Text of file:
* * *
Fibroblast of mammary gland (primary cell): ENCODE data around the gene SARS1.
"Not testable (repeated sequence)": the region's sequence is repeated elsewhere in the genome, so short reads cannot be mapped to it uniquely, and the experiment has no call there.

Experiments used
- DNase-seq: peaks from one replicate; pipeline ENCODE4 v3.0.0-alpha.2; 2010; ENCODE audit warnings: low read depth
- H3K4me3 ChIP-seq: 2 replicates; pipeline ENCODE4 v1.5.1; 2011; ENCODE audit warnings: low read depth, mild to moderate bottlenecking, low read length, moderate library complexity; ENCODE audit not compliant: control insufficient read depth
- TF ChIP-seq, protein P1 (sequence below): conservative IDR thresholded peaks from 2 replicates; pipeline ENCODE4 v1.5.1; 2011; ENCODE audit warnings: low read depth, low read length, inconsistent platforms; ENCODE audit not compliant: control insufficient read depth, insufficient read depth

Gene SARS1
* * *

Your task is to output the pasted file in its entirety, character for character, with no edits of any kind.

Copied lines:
Fibroblast of mammary gland (primary cell): ENCODE data around the gene SARS1.
"Not testable (repeated sequence)": the region's sequence is repeated elsewhere in the genome, so short reads cannot be mapped to it uniquely, and the experiment has no call there.

Experiments used
- DNase-seq: peaks from one replicate; pipeline ENCODE4 v3.0.0-alpha.2; 2010; ENCODE audit warnings: low read depth
- H3K4me3 ChIP-seq: 2 replicates; pipeline ENCODE4 v1.5.1; 2011; ENCODE audit warnings: low read depth, mild to moderate bottlenecking, low read length, moderate library complexity; ENCODE audit not compliant: control insufficient read depth
- TF ChIP-seq, protein P1 (sequence below): conservative IDR thresholded peaks from 2 replicates; pipeline ENCODE4 v1.5.1; 2011; ENCODE audit warnings: low read depth, low read length, inconsistent platforms; ENCODE audit not compliant: control insufficient read depth, insufficient read depth

Gene SARS1